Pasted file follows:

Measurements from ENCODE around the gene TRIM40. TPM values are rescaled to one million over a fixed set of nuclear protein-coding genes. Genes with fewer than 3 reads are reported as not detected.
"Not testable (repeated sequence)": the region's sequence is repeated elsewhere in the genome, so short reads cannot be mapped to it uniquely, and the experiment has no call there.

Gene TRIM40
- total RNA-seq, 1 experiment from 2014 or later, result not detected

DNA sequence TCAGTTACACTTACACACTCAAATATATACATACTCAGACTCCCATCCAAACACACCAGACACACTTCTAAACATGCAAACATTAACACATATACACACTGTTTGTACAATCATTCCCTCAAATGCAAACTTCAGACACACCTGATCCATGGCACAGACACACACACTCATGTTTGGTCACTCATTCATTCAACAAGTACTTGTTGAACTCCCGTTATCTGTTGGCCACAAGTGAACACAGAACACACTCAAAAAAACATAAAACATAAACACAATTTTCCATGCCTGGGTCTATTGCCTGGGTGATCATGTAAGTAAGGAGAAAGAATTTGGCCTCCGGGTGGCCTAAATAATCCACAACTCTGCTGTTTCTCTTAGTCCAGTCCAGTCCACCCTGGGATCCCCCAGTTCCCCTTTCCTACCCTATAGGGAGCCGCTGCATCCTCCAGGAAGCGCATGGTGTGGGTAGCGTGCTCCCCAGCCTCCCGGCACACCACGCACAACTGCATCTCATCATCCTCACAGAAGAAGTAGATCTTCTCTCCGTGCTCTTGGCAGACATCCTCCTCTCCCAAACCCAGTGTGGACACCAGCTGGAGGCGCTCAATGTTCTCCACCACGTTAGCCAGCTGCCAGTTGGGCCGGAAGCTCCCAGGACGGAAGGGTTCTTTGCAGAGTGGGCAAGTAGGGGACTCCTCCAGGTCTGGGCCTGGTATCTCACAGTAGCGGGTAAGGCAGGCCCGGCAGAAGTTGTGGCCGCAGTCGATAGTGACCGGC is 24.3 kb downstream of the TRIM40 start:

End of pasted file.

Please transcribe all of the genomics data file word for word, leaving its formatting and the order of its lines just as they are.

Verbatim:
Measurements from ENCODE around the gene TRIM40. TPM values are rescaled to one million over a fixed set of nuclear protein-coding genes. Genes with fewer than 3 reads are reported as not detected.
"Not testable (repeated sequence)": the region's sequence is repeated elsewhere in the genome, so short reads cannot be mapped to it uniquely, and the experiment has no call there.

Gene TRIM40
- total RNA-seq, 1 experiment from 2014 or later, result not detected

DNA sequence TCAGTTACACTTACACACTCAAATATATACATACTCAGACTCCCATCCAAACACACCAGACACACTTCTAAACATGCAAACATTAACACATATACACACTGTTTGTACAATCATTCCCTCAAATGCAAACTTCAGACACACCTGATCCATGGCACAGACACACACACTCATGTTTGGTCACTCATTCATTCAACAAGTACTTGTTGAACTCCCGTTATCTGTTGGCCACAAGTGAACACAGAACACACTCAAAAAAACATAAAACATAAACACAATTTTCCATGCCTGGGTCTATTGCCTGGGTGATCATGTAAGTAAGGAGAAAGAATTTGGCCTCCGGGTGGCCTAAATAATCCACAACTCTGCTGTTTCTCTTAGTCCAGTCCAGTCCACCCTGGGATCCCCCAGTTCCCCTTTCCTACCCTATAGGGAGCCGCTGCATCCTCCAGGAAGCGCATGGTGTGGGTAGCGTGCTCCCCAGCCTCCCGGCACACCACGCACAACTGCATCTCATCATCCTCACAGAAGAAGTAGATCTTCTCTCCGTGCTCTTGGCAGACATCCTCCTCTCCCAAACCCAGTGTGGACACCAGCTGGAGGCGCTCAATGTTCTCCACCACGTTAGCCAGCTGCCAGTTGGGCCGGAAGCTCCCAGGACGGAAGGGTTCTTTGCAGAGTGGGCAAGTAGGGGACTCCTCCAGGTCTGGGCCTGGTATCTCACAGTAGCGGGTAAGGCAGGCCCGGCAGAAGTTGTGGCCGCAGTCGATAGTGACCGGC is 24.3 kb downstream of the TRIM40 start: